In honor of Human Trafficking Awareness Day (Today!) and Freedom Fridays, I am excited to share the amazing group: Sari Bari with you! Sarah is the director of Sari Bari and has graciously taken time out to share the Sari Bari story. Pull up a chair and your cup of coffee and settle in. She’s a mover and shaker. You will not be disappointed!




What was the tipping point to you get involved in advocating against human trafficking?

One girl.

Pinky stood at the entrance to the narrow, crowded main lane of Sonagacchi, the largest red light district in Kolkata, India. She was waiting among other young girls standing the line. (In India, working in the sex trade is often referred to as “standing the line,” because the women literally line up along the street waiting for customers.) Pinky’s hair was cropped close and her eyes glassy with unshed tears. The raw look of shame and fear spoke of her vulnerability and drew me to her. I asked her where she was from and how long she had been in Sonagacchi. She told me the story of losing her mother and how her father was now also very sick and she needed to support her younger brothers. With tears, she said she had only been on the line for ten days. Unlike many of the girls I had met previously, Pinky had not been trafficked; instead, she was offering her body as a solution to desperate poverty.

I walked away from Pinky carrying her desperation as my own. Crying out to God, I lamented Pinky’s situation and voiced my anger that no place existed for a girl like this to find a job and support her family without selling her 16-year-old body. I found myself feeling hopeless, paralyzed, wondering how in a place of such deep and profound bondage there could be freedom. I asked God for a vision, for radical hope with tangible actions that would give fair job choices to girls like Pinky and a safe place where life could be made new.

Relate a story that has gripped your heart the most from those you work alongside? 

Sari Bari began doing Leadership School, a once a month opportunity, for women who have worked for us two years or longer to engage in a setting intended specifically for their development as leaders and as whole healthy human beings.  At the Leadership School in September, we talked about Women, Culture and God.  The women were deeply impacted by the discussions and an empowered understanding of their value as women in the eyes of God.  One of the women passionately exclaimed, “I wish someone had told me before that my life had value, I wish someone had told my family, then maybe I would have not ended up here (red light area.)”  This women’s passion for her freedom constantly inspires and encourages me.  I see a tremendous amount of potential in her and limitless passion for justice and things to be called by their right names.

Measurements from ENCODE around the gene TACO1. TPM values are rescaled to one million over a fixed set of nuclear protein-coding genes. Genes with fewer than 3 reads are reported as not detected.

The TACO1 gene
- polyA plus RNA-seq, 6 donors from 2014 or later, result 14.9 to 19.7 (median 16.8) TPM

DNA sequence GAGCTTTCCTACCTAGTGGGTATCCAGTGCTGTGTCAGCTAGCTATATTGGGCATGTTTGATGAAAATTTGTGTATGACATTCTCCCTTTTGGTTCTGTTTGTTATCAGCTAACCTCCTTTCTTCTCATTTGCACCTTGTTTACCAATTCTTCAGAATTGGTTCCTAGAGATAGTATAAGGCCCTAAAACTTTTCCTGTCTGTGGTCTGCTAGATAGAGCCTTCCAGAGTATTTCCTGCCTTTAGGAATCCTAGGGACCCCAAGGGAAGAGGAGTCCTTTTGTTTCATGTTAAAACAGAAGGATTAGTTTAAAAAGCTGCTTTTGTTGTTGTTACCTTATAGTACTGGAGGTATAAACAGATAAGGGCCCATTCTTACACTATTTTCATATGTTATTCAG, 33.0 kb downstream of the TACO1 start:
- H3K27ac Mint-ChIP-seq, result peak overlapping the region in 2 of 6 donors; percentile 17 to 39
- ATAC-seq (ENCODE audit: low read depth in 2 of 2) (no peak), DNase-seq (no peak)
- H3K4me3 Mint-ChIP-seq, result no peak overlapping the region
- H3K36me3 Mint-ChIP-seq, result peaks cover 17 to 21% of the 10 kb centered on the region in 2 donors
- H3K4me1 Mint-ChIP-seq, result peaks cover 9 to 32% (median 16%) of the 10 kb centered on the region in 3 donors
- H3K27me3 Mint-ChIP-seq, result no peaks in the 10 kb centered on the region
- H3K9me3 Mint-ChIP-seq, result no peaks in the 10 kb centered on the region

What is your favorite product coming out? Sari Bari’s new Coin Purse Clutch.


What are some ways that you would recommend for others to be involved in ending human trafficking from here in the US?

Tell the stories of organizations doing good work in restoration and prevention….do not be silent!
We can change the way we use our language, we need to re-frame our paradigms of women who have been trafficked or been in the sex trade.   We need to stop referring to women and children by their trauma labels: slave, victim, survivor, or prostitute. We can use dignifying language by referring to women or girls or children who have been victimized, have survived or who formerly prostituted remembering that these are just adjectives that describe a part of the story not identity labels.    Moving a away from these limiting labels can be a form of empowerment and way of transforming culture as we speak of our friends, sisters and truly many hero’s who have survived unspeakable trauma as women, beautiful and complex human beings and not as the labels that refer to their personal trauma’s.
Visit Sari Bari (or Freeset!!) TODAY in honor of Human Trafficking Awareness Day and become a part of the freedom story and support those in freedom, who are working in dignity.
Looking for other posts like this? Check out Teri Lynne’s post today on Human Trafficking Awareness Day.

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